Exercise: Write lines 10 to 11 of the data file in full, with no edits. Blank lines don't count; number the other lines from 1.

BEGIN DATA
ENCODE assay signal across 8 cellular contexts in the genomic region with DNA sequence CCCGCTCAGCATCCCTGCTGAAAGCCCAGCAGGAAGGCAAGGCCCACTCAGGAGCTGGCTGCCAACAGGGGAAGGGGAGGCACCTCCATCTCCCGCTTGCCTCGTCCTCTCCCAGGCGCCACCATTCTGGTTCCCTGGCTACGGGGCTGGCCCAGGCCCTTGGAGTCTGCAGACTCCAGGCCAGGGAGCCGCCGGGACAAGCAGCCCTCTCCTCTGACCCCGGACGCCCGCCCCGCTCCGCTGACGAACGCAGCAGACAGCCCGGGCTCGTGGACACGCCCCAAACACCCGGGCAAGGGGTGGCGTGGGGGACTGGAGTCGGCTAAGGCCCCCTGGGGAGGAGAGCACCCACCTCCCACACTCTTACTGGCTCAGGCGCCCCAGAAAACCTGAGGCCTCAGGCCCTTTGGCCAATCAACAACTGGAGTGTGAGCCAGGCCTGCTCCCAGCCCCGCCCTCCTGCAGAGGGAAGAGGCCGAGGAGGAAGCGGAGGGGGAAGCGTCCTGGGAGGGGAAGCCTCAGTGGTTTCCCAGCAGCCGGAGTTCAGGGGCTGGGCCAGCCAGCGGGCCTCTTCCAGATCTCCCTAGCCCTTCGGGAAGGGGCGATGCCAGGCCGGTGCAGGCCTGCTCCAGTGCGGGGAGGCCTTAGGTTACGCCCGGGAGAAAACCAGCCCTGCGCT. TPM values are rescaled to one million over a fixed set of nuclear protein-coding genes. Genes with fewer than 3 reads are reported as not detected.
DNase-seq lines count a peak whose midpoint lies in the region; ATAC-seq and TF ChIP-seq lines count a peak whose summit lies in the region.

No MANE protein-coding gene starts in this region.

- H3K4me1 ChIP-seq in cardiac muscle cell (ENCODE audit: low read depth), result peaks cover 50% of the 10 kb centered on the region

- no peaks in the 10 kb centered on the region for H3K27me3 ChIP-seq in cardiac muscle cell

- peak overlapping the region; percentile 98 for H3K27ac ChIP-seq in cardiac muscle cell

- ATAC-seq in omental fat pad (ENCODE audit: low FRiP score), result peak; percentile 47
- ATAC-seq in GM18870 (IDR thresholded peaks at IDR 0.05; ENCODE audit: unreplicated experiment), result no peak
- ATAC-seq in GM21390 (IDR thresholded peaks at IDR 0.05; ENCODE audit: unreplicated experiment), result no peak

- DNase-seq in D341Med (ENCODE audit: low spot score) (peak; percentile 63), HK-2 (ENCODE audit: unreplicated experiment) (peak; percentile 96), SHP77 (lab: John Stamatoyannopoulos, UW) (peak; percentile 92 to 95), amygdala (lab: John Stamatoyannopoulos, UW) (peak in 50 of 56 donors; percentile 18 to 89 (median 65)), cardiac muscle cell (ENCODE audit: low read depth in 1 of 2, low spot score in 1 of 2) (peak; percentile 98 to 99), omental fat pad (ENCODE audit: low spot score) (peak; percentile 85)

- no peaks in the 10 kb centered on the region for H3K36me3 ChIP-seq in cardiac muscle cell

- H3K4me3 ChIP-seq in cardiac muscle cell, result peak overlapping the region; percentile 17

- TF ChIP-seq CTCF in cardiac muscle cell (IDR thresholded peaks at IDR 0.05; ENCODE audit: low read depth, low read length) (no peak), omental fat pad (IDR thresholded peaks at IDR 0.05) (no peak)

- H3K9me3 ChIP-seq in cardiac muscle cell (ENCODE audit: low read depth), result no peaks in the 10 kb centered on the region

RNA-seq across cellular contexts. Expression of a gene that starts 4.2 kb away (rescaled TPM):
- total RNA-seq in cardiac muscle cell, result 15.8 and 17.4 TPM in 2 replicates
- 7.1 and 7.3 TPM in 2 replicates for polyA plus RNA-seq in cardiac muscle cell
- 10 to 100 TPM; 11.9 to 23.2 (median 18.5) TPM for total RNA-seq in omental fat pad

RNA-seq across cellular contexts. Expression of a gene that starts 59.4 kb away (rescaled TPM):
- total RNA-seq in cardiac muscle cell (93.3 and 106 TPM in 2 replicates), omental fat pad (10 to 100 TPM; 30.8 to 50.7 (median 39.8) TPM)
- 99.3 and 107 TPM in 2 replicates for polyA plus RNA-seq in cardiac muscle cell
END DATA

- DNase-seq in D341Med (ENCODE audit: low spot score) (peak; percentile 63), HK-2 (ENCODE audit: unreplicated experiment) (peak; percentile 96), SHP77 (lab: John Stamatoyannopoulos, UW) (peak; percentile 92 to 95), amygdala (lab: John Stamatoyannopoulos, UW) (peak in 50 of 56 donors; percentile 18 to 89 (median 65)), cardiac muscle cell (ENCODE audit: low read depth in 1 of 2, low spot score in 1 of 2) (peak; percentile 98 to 99), omental fat pad (ENCODE audit: low spot score) (peak; percentile 85)

- no peaks in the 10 kb centered on the region for H3K36me3 ChIP-seq in cardiac muscle cell